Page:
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Despite a crushing heat-wave unusual for this cool mountain oasis, a sizable audience gathered for the mid-point concert of the Highlands-Cashiers Chamber Music Festival. Veteran performers violinist William Preucil, Festival Director and pianist Will Ransom, and harpist Valerie von Pechy Whitcup were joined by rising stars Charae Krueger (cello), Yinzi Kong (viola), and Lea Kibler (flute) in a truly distinctive slate of performances of works by Beethoven, Debussy, and Dvořák. It was wonderfully refreshing to simply sit quietly and hear such an emotive and powerful exchange of artistic ideas, all done without words. The concert was underwritten in part by Peter and Valerie Whitcup.
The program opened with Beethoven’s Sonata in F, Op. 24 of 1800, nicknamed “Spring” by subsequent listeners. This monumental and endearing four-movement work grew out of a period of exceptional creativity by the young composer; its elegant and light-hearted music contrasts greatly with Beethoven’s own anguish-filled crisis of encroaching deafness. Here, the composer chooses not to rail at the world, but to respond with a work of incomparable beauty and serenity. Preucil and Ransom’s rendition was exquisite, executed with grace and without pretension. I was captivated especially by Preucil’s handling of the seemingly “inconsequential” musical details, how he rendered them meaningful, and how very funny Beethoven could be with musical exchanges that sound like comic repartees. The brief third movement Scherzo, another ingenious stroke of off-beat levity, was a beautiful foil for the larger, more serious outer movements.
Next was Debussy’s three-movement Sonata No. 2 for Flute, Harp and Viola of 1915, one of the last three chamber works and one whose trajectory was delightfully impossible to follow. The composer himself was apparently aware of the mercurial nature of the work, stating that its mood was “terribly melancholy — should one laugh or cry? Perhaps both at the same time.” Even though the composer employed some traditional formal elements, the sound world is vintage Debussy — floating melodic fragments, chords for the sake of color over form, and above all, an exploration of sonic combinations. Debussy’s musical canvas is spacious, with ample room for musical experimentation on many levels. The second movement Interlude in particular featured some of the most intriguing writing for the harp — roulades, counterpoint, ostinati — whose unique colors blended mysteriously into the whole. The Finale fairly bristled with its sharply declaimed, march-macabre-like music.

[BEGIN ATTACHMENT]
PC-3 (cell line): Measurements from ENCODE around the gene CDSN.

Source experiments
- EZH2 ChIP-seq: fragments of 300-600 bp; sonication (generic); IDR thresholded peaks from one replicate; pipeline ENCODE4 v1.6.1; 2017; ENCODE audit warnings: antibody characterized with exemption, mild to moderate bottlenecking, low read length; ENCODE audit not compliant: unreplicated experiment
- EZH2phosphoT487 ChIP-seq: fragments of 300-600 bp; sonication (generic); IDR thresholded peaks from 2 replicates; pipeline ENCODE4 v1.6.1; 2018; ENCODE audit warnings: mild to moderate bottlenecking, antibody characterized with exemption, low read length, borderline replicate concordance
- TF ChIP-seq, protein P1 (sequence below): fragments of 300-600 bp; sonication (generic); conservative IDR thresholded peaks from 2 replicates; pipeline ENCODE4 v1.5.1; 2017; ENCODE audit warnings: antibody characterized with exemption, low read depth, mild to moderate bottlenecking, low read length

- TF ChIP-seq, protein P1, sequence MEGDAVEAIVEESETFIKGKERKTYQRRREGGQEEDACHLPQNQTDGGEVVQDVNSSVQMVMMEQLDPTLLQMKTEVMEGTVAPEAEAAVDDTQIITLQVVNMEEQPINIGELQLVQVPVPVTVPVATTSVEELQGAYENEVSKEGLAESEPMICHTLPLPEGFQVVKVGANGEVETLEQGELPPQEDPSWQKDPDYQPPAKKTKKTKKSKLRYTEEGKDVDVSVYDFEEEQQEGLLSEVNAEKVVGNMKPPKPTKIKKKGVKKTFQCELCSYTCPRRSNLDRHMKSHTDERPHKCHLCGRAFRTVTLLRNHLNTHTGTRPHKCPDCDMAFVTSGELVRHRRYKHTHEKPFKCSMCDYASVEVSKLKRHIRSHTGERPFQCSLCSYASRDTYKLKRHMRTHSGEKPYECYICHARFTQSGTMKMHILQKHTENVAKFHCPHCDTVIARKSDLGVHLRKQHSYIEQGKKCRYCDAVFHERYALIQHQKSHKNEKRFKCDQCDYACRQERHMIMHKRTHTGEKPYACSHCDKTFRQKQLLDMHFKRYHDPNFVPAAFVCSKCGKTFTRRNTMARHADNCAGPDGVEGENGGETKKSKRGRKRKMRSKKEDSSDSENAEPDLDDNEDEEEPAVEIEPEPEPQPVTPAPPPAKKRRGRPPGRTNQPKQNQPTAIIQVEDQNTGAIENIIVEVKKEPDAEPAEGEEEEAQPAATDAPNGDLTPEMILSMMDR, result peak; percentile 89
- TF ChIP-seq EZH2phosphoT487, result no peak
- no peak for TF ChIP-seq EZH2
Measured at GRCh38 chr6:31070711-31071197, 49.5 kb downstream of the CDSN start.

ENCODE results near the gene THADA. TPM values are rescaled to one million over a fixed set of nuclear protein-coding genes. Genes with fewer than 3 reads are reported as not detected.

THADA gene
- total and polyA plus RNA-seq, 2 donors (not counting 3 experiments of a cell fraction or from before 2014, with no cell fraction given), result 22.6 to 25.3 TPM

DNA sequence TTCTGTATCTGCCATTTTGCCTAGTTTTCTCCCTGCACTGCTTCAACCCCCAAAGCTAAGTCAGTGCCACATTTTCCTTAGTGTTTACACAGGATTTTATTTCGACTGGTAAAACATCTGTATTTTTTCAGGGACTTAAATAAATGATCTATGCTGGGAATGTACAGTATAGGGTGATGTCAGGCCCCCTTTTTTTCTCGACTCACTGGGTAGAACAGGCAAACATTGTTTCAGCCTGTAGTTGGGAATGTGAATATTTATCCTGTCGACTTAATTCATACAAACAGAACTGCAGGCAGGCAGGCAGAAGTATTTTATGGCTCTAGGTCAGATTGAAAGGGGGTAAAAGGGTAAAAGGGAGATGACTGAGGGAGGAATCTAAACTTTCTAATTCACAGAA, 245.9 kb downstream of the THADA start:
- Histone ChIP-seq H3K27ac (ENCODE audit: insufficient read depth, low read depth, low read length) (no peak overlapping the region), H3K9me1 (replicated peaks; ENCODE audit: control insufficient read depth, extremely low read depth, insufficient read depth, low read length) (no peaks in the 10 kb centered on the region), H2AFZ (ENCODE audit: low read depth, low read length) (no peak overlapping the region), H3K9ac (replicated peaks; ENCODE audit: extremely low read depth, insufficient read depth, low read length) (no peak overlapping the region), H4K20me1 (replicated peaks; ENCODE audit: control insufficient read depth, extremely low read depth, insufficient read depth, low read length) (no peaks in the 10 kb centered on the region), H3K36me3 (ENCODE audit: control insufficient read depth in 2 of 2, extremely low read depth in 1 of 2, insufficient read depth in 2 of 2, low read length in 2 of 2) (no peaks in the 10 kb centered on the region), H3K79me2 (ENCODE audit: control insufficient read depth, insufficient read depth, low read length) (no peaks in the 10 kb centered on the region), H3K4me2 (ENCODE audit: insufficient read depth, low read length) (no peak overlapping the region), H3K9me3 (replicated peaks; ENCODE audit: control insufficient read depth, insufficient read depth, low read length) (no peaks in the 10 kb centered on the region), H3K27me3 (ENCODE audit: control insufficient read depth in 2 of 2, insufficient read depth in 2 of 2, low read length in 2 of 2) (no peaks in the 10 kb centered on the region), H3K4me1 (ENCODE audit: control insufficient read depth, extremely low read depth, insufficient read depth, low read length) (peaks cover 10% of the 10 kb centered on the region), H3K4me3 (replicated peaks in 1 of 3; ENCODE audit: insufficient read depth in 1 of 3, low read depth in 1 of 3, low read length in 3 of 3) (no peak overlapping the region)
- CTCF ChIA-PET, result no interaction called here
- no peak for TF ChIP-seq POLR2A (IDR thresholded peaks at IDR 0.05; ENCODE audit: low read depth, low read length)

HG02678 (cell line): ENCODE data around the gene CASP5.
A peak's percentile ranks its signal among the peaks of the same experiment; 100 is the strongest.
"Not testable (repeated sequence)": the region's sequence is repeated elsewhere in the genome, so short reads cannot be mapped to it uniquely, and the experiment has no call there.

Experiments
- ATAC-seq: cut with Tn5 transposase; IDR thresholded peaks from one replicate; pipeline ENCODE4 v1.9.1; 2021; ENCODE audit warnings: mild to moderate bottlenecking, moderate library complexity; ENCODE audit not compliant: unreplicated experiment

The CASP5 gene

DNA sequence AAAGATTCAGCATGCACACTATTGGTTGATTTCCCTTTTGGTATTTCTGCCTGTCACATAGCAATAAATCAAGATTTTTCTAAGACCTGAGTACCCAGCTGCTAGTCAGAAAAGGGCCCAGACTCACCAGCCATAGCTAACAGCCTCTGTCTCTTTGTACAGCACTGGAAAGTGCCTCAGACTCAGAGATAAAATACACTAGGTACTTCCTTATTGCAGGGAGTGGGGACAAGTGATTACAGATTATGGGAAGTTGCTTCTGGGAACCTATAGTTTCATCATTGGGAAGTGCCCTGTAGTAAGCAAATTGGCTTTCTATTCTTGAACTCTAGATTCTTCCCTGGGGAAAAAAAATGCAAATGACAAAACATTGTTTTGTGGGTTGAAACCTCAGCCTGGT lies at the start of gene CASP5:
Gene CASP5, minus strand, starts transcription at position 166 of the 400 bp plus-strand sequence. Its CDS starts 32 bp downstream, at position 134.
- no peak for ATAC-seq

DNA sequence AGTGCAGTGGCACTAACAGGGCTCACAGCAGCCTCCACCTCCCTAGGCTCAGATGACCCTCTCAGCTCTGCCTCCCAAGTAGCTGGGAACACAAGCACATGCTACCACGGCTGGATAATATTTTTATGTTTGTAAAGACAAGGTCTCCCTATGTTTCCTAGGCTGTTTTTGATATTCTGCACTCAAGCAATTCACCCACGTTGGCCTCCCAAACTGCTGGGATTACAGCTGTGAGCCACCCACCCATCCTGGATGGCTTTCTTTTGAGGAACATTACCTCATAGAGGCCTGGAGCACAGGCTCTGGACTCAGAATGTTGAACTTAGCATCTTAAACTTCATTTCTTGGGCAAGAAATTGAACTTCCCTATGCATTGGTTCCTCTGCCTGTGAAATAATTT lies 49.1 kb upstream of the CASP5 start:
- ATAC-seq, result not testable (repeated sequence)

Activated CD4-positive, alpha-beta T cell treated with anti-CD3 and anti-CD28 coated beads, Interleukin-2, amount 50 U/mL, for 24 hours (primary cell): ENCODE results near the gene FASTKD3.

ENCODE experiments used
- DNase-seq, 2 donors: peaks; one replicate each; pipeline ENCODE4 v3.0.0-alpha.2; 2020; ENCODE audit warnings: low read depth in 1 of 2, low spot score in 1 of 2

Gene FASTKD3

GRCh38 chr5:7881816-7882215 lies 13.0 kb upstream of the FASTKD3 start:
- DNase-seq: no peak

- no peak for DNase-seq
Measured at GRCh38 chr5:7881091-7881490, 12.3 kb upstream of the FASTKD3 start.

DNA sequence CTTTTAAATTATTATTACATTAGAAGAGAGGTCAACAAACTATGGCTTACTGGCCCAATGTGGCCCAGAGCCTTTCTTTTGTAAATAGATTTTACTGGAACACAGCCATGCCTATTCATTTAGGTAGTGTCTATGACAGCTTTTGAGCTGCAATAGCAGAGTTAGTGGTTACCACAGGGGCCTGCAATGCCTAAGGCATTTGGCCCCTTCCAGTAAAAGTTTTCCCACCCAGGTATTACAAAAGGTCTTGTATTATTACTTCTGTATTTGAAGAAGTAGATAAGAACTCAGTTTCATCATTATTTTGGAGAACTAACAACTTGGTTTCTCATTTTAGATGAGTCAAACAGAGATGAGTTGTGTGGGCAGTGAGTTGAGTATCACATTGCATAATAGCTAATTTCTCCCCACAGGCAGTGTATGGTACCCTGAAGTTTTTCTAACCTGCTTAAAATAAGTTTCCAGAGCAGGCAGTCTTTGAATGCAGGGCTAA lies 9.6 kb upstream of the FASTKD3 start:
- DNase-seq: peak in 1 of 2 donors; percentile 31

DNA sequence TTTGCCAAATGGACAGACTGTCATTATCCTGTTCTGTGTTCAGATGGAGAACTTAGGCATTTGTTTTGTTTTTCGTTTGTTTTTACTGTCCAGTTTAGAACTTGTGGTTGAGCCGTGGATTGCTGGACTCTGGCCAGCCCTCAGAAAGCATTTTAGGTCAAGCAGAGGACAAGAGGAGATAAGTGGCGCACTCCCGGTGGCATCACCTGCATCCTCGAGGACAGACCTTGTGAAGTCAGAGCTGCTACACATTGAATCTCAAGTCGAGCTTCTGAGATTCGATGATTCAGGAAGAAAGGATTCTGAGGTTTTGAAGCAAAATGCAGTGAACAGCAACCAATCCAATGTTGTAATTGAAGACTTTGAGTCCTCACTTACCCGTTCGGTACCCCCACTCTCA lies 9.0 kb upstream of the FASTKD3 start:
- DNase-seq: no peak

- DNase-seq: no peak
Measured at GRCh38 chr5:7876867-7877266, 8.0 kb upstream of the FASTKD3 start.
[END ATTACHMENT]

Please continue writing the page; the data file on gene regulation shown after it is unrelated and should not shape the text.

The program’s concluding work was the Piano Trio No. 4 in E Minor, Op. 90 (“Dumky”) by Antonin Dvořák. A work of six movements composed in 1891, this enormously appealing piece works more like a medley of folk songs, and was performed as such with almost no breaks between movements. Each movement consists of a “dumka,” a song consisting of slow, plaintive sections alternating with those of lighting speed and unbridled joy. Cellist Charae Krueger was the “newest kid on the block” and had no problem whatsoever matching the virtuosity and musicality of Preucil and Ransom. The audience was clearly in the mood for such a musical romp, and gave the ensemble a rousing standing ovation.